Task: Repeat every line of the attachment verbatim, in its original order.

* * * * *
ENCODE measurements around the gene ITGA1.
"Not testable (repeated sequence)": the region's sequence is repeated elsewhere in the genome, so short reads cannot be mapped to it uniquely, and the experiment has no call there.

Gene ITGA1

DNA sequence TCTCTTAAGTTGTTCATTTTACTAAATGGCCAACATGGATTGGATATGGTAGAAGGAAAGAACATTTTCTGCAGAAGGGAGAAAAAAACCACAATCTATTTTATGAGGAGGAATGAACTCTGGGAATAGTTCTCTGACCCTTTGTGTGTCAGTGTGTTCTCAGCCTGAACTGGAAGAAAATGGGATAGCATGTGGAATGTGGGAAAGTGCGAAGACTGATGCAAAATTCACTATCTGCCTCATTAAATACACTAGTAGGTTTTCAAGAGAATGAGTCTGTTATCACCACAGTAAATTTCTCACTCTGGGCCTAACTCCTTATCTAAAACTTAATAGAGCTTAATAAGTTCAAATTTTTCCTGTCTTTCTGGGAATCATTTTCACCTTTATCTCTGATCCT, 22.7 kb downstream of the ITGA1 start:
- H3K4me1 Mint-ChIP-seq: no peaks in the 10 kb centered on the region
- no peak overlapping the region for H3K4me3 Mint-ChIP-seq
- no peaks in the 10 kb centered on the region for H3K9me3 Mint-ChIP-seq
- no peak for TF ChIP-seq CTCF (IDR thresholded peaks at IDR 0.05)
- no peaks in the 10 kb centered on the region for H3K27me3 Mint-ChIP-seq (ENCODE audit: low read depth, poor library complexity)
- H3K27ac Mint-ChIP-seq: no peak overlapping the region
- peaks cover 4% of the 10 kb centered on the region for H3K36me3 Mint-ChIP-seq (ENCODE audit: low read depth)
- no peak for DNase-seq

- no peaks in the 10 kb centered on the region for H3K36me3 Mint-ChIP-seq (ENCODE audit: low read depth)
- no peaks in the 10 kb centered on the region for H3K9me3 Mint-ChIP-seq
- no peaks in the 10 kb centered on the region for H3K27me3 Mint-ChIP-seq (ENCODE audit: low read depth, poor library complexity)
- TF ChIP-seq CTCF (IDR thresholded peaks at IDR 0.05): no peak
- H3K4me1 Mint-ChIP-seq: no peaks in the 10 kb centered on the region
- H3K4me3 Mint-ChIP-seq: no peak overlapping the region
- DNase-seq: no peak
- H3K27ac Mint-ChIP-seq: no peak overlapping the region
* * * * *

ENCODE measurements around the gene ITGA1.
"Not testable (repeated sequence)": the region's sequence is repeated elsewhere in the genome, so short reads cannot be mapped to it uniquely, and the experiment has no call there.

Gene ITGA1

DNA sequence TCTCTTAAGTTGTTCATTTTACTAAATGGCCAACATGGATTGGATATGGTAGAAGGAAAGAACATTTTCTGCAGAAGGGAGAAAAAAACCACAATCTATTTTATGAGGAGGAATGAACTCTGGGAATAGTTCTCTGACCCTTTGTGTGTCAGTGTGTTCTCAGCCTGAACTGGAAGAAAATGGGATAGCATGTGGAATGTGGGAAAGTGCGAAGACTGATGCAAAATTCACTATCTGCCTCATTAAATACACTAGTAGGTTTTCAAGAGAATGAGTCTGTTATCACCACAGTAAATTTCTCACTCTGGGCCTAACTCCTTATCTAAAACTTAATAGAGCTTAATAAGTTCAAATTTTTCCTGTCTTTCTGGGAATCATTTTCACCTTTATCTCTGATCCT, 22.7 kb downstream of the ITGA1 start:
- H3K4me1 Mint-ChIP-seq: no peaks in the 10 kb centered on the region
- no peak overlapping the region for H3K4me3 Mint-ChIP-seq
- no peaks in the 10 kb centered on the region for H3K9me3 Mint-ChIP-seq
- no peak for TF ChIP-seq CTCF (IDR thresholded peaks at IDR 0.05)
- no peaks in the 10 kb centered on the region for H3K27me3 Mint-ChIP-seq (ENCODE audit: low read depth, poor library complexity)
- H3K27ac Mint-ChIP-seq: no peak overlapping the region
- peaks cover 4% of the 10 kb centered on the region for H3K36me3 Mint-ChIP-seq (ENCODE audit: low read depth)
- no peak for DNase-seq

- no peaks in the 10 kb centered on the region for H3K36me3 Mint-ChIP-seq (ENCODE audit: low read depth)
- no peaks in the 10 kb centered on the region for H3K9me3 Mint-ChIP-seq
- no peaks in the 10 kb centered on the region for H3K27me3 Mint-ChIP-seq (ENCODE audit: low read depth, poor library complexity)
- TF ChIP-seq CTCF (IDR thresholded peaks at IDR 0.05): no peak
- H3K4me1 Mint-ChIP-seq: no peaks in the 10 kb centered on the region
- H3K4me3 Mint-ChIP-seq: no peak overlapping the region
- DNase-seq: no peak
- H3K27ac Mint-ChIP-seq: no peak overlapping the region